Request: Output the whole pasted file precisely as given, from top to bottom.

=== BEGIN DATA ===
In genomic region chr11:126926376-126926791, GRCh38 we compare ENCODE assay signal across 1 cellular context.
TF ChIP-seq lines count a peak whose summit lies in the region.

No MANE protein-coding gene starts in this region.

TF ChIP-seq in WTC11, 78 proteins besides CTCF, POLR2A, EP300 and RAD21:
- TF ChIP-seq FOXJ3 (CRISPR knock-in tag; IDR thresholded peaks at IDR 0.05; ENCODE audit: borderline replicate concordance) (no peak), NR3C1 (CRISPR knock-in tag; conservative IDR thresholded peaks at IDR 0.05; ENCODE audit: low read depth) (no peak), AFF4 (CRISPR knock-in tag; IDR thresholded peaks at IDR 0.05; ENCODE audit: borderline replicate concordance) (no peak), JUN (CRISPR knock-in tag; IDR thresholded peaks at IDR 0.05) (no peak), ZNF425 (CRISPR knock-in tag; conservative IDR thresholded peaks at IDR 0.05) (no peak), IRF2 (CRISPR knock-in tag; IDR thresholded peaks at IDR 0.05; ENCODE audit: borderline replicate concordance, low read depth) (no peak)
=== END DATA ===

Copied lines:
In genomic region chr11:126926376-126926791, GRCh38 we compare ENCODE assay signal across 1 cellular context.
TF ChIP-seq lines count a peak whose summit lies in the region.

No MANE protein-coding gene starts in this region.

TF ChIP-seq in WTC11, 78 proteins besides CTCF, POLR2A, EP300 and RAD21:
- TF ChIP-seq FOXJ3 (CRISPR knock-in tag; IDR thresholded peaks at IDR 0.05; ENCODE audit: borderline replicate concordance) (no peak), NR3C1 (CRISPR knock-in tag; conservative IDR thresholded peaks at IDR 0.05; ENCODE audit: low read depth) (no peak), AFF4 (CRISPR knock-in tag; IDR thresholded peaks at IDR 0.05; ENCODE audit: borderline replicate concordance) (no peak), JUN (CRISPR knock-in tag; IDR thresholded peaks at IDR 0.05) (no peak), ZNF425 (CRISPR knock-in tag; conservative IDR thresholded peaks at IDR 0.05) (no peak), IRF2 (CRISPR knock-in tag; IDR thresholded peaks at IDR 0.05; ENCODE audit: borderline replicate concordance, low read depth) (no peak)